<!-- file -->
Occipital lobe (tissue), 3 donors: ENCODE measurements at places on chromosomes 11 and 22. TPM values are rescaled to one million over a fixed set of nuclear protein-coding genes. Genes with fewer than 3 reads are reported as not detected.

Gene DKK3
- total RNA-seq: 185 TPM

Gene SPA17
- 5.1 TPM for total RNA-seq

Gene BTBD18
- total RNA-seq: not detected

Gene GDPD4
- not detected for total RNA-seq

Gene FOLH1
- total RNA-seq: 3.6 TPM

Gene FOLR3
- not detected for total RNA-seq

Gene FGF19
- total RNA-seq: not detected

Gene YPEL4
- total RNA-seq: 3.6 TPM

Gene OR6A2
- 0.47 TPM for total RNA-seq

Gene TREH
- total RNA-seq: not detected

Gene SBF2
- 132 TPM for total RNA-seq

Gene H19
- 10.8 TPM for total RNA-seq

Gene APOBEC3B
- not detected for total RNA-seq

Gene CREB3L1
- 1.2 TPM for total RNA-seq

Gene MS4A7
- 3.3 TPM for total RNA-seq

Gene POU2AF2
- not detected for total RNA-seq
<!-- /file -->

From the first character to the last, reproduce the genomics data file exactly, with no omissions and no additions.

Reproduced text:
Occipital lobe (tissue), 3 donors: ENCODE measurements at places on chromosomes 11 and 22. TPM values are rescaled to one million over a fixed set of nuclear protein-coding genes. Genes with fewer than 3 reads are reported as not detected.

Gene DKK3
- total RNA-seq: 185 TPM

Gene SPA17
- 5.1 TPM for total RNA-seq

Gene BTBD18
- total RNA-seq: not detected

Gene GDPD4
- not detected for total RNA-seq

Gene FOLH1
- total RNA-seq: 3.6 TPM

Gene FOLR3
- not detected for total RNA-seq

Gene FGF19
- total RNA-seq: not detected

Gene YPEL4
- total RNA-seq: 3.6 TPM

Gene OR6A2
- 0.47 TPM for total RNA-seq

Gene TREH
- total RNA-seq: not detected

Gene SBF2
- 132 TPM for total RNA-seq

Gene H19
- 10.8 TPM for total RNA-seq

Gene APOBEC3B
- not detected for total RNA-seq

Gene CREB3L1
- 1.2 TPM for total RNA-seq

Gene MS4A7
- 3.3 TPM for total RNA-seq

Gene POU2AF2
- not detected for total RNA-seq